Rising default insurance costs were LEADING indicators of last fall's stock market meltdown. And if default insurance costs continue to rise, I suspect it'll be bearish for long-term U.S. Treasury prices and bearish for stocks as well.

So be sure to watch this trend!

Troubling Development #2 Eastern Europe melting down

You want to know which other leading indicator told me the U.S. market was in huge trouble last year?

The meltdown in Iceland. Yes, Iceland!

Iceland's mounting problems helped set off a credit and stock market hurricane.
Iceland's mounting problems helped set off a credit and stock market hurricane.

When the rest of Wall Street was looking the other way, I couldn't help but notice this small country's mounting problems. Iceland's currency was tanking, its stock market was coming under severe pressure, and concern about the country's external debt burden — and its ability to pay back those debts — was soaring.

Turns out Iceland was the proverbial butterfly, whose flapping wings helped set off a credit and stock market hurricane. And these days, those same kinds of troubling winds are starting to blow in the Baltic republics, the former Soviet satellite states and elsewhere in Eastern Europe.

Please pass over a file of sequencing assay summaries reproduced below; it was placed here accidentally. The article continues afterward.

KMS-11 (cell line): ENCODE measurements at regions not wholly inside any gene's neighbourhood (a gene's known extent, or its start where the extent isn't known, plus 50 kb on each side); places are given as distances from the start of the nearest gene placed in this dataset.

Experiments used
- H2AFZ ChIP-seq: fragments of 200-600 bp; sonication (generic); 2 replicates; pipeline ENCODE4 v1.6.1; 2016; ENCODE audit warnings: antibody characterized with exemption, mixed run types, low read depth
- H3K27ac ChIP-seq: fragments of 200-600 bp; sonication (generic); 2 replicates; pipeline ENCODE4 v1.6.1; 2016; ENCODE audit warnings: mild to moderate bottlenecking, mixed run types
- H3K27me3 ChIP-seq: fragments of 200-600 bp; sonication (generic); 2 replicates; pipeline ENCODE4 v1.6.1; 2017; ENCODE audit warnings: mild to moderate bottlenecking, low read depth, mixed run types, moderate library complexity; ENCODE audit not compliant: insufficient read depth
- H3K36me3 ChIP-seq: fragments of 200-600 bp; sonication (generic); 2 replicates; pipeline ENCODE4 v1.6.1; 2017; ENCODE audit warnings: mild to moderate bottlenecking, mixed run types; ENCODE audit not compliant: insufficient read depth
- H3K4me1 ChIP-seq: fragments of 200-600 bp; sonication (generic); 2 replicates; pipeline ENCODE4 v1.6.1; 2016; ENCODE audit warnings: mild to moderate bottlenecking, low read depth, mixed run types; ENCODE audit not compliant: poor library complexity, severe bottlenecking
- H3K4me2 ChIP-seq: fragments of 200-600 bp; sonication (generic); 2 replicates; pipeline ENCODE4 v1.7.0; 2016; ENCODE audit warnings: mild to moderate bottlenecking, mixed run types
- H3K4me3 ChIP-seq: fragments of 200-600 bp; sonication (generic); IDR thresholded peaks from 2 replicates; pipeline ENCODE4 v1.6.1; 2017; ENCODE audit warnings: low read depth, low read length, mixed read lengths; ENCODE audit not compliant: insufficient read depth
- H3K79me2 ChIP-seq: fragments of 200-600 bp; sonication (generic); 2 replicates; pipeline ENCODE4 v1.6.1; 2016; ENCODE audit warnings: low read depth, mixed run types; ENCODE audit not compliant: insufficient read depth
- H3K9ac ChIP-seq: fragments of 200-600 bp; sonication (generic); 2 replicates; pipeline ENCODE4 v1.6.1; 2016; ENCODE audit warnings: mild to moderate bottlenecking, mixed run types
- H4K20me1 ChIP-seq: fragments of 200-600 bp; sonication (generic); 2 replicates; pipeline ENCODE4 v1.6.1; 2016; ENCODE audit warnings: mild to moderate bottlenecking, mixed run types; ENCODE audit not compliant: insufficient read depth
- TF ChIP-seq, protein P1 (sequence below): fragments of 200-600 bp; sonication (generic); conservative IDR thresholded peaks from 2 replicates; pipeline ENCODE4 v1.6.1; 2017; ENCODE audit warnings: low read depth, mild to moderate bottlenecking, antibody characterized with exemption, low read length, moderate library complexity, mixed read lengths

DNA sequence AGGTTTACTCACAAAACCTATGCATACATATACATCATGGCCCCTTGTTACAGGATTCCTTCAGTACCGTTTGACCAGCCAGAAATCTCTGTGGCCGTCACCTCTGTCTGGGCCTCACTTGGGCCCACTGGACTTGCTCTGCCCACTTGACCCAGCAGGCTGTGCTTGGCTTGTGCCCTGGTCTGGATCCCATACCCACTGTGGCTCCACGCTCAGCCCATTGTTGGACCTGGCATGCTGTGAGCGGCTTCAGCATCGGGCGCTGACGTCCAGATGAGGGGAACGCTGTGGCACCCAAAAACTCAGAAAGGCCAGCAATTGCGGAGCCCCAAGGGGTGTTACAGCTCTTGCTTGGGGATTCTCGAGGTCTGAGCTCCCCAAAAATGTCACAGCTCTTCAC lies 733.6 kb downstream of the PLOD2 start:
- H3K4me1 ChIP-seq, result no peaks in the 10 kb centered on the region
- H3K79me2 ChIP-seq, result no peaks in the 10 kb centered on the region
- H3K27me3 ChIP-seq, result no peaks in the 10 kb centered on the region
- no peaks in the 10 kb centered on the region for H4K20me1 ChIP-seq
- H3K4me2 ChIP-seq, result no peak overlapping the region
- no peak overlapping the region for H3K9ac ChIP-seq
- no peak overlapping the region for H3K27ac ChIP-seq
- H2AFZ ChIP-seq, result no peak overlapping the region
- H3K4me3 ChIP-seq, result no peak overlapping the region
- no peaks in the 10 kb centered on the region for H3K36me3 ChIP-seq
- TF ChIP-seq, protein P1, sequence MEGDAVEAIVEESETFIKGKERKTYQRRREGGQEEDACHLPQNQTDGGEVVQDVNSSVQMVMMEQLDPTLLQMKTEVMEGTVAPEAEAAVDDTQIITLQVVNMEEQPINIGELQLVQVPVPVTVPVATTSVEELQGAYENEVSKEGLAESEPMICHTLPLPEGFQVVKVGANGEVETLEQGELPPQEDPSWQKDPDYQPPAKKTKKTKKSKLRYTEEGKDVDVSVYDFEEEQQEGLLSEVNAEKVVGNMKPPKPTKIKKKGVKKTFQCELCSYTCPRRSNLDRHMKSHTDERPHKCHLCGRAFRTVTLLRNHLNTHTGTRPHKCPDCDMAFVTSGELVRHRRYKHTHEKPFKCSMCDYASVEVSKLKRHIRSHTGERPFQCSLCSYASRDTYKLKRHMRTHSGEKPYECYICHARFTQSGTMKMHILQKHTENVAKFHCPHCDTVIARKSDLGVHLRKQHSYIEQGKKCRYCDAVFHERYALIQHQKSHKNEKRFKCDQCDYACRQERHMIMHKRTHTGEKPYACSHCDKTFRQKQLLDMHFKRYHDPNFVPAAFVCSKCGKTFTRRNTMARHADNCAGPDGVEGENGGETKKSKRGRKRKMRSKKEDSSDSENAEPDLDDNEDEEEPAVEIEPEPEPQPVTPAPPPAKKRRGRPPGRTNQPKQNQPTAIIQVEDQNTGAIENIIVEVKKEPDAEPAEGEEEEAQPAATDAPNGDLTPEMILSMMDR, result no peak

Just consider the following …

Arrow In Latvia , their currency, the lats, has been losing value against the euro amid increased credit concerns. Standard & Poor's has cut the country's credit rating down to junk territory, going from BBB- to BB+. The Latvian economy is collapsing at a 10%+ rate, forcing it to seek $9.6 billion in aid from the International Monetary Fund.

Arrow In the Ukraine , things are bad and getting worse. The country's currency, the hryvnia, has lost half its value against the dollar in the past several months. S&P just slashed the Ukraine's sovereign credit rating to CCC+ from B, and market participants are worried its $16.4 billion November bailout from the IMF won't be enough to stop the bleeding.

Arrow Meanwhile, Serbia is seeking as much as $2 billion in IMF aid. Concern about Romania's foreign-currency debt is driving its currency down. And Poland's zloty is plunging amid a sharp economic decline. I'm seeing industrial production fall there at the fastest rate since the country abandoned Communism two decades ago.

Now you might think it doesn't matter that the Warsaw Stock Exchange WIG Index is down 56% from a year ago. Or that the Bucharest Exchange Trading Index has plunged 76% (and 82% from its July 2007 high, as this cliff-diving chart shows).

But considering the interconnectedness of world markets — and the lesson of last year — that kind of thinking could prove dangerous. These budding crises could matter a whole bunch to U.S. investors, and it makes sense to pay close attention.